Montessori and Gardner's Theory of Multiple Intelligences

Article excerpt

The revolutionary work of Howard Gardner has been given much attention in the past decade. Opposing the notion of a unitary IQ and proposing that intelligence be thought of as a wide range of human capabilities, Gardner challenged the status quo in the field of psychology. Many years before his time, however, Maria Montessori also challenged the status quo regarding human abilities and potential, demonstrating that children who were "slow," deprived, and poor could thrive and grow under the right set of conditions. This article attempts to review Gardner's theory of Multiple Intelligences, show how Montessori and Gardner drew similar conclusions regarding human capacity and potential, and examine how Gardner's eight intelligences and underlying core operations lie at the heart of the Montessori exercises and activities.

In Frames of Mind: The Theory of Multiple Intelligences, written in 1983, Howard Gardner defined intelligence as "the ability to solve problems or to create products that are valued within one or more cultural settings" ( 1999, p. 33). Revising his definition in 1999, he defined intelligence as "a biophsychological potential to process information that can be activated in a cultural setting to solve problems or create products that are of value in a culture" (p. 34). Gardner sees intelligences as potentials, possibly neural ones, that may or may not be activated depending upon the values of a culture, the opportunities available in that culture, and the personal decisions made by individuals and/or their families, teachers, and other members of the society.

Gardner (1999) applied the following eight criteria derived from disciplines such as biology, anthropology, psychology, and psychometrics to determine if a mental faculty could be classified as a human intelligence:

* the potential isolation by brain damage;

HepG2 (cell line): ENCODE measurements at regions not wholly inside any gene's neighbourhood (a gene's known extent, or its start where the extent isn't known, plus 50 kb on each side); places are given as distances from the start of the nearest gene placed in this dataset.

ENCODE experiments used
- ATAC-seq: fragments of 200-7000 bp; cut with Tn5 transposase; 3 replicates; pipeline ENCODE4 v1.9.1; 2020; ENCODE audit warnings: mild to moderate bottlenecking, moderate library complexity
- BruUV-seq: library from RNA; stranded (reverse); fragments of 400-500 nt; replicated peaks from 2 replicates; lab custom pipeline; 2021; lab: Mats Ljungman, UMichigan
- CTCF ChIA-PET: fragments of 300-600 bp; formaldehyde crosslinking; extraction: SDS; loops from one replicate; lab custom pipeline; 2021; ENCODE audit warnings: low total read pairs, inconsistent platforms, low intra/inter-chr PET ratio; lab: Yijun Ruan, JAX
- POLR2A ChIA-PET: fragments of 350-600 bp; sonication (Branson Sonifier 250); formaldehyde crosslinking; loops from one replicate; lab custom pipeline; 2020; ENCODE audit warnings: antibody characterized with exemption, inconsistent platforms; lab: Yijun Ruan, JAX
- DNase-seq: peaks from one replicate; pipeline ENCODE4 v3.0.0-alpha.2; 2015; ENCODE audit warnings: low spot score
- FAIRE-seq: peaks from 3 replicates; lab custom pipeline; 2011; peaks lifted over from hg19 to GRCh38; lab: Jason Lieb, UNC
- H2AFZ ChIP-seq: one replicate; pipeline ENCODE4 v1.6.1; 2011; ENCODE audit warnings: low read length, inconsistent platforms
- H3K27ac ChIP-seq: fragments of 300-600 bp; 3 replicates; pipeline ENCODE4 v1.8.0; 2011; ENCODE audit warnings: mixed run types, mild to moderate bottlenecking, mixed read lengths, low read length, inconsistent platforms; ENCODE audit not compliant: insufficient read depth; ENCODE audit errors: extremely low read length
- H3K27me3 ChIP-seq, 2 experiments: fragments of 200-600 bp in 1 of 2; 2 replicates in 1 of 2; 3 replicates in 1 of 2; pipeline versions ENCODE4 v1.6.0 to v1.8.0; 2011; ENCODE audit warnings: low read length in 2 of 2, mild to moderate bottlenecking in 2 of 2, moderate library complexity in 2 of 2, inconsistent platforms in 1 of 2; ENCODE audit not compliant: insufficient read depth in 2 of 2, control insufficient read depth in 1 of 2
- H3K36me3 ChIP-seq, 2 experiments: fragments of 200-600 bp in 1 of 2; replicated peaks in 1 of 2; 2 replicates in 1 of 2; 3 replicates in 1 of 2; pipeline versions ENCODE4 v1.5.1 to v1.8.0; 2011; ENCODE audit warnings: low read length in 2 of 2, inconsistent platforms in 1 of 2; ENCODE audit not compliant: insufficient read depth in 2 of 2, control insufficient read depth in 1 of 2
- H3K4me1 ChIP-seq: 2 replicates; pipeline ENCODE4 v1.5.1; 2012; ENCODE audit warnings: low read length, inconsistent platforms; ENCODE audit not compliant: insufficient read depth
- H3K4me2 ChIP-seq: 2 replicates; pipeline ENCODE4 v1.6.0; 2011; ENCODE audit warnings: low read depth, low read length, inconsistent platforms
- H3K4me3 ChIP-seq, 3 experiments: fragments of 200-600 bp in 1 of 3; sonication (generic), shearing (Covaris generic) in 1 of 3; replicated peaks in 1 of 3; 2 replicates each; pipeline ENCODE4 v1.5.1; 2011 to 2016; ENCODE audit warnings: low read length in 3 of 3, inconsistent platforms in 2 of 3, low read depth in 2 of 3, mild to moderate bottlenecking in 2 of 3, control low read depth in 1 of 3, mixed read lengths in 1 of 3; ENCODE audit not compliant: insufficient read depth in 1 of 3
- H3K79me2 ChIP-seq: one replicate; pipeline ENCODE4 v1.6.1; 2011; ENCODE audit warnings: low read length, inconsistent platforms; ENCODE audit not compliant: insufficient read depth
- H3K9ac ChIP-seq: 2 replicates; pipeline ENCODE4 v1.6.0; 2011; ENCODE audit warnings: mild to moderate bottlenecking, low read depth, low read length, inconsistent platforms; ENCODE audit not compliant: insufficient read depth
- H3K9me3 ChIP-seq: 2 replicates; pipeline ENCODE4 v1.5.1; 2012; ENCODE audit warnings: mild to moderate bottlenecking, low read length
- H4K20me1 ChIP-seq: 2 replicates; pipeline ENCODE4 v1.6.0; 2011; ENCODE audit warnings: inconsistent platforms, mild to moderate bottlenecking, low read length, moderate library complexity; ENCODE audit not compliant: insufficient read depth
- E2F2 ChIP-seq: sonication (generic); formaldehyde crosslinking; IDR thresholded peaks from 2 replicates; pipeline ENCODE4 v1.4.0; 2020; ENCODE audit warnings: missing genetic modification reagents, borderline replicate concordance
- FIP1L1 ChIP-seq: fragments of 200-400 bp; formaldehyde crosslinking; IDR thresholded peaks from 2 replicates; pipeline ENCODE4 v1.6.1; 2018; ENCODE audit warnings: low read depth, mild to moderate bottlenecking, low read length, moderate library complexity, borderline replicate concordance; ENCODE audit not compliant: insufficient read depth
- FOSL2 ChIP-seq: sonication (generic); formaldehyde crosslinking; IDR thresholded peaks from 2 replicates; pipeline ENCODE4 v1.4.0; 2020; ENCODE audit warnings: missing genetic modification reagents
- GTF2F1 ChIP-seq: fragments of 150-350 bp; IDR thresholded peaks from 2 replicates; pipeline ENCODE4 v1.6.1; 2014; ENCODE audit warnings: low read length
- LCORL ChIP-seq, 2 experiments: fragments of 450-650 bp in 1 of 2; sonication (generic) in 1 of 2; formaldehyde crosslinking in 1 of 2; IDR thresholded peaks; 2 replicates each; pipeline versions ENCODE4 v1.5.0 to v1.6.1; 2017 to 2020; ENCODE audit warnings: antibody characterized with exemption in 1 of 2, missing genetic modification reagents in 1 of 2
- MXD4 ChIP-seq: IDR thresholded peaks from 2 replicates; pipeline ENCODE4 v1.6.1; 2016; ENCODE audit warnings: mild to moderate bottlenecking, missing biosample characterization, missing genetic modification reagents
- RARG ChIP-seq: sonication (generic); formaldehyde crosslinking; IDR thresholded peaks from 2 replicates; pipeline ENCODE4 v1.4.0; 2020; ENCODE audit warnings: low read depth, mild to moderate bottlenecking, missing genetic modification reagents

* an evolutionary history and evolutionary plausibility;

* an identifiable core operation or set of core operations;

* susceptibility to encoding in a symbol system;

* a distinct developmental history, along with a definable set of expert "end-state" performances;

* the existence of idiot savants, prodigies, and other exceptional individuals;

* support from experimental psychological tasks;

* support from psychometric findings.

Gardner identified eight human intelligences (see Table 1), each one having certain core operations-capacities that seem central to an intelligence, for example, as phonemic discriminations would be to linguistic intelligence or mental calculations of numbers would be to logical-mathematical intelligences. He believes these capacities are likely to be mediated by specific neural mechanisms and triggered by relevant internal or external types of information.

Gardner originally described seven intelligences and then several years ago added an eighth. He believes that all human beings possess the eight different intelligences, that each person has a unique blend of intelligences, and that no two people have exactly the same profile of strengths and weaknesses with respect to intelligences. He also points out that strength in one area of intelligence does not predict strength or weakness in other areas. Gardner also believes that any intelligence can be enhanced by concerted effort.

Table 2 presents Gardner's description of the eight intelligences and examples of end-state performances. Gardner is still considering other possible candidates as intelligences, including existential intelligence, observed in individuals concerned with questions regarding life's meaning and issues of human existence.

Shared Conclusions

Although working in different cultures and different times, Montessori and Gardner came to many of the same conclusions regarding human development. First, both Montessori and Gardner derived their theories based upon daily, firsthand observation and experience working with people, both normal and with exceptionalities. …


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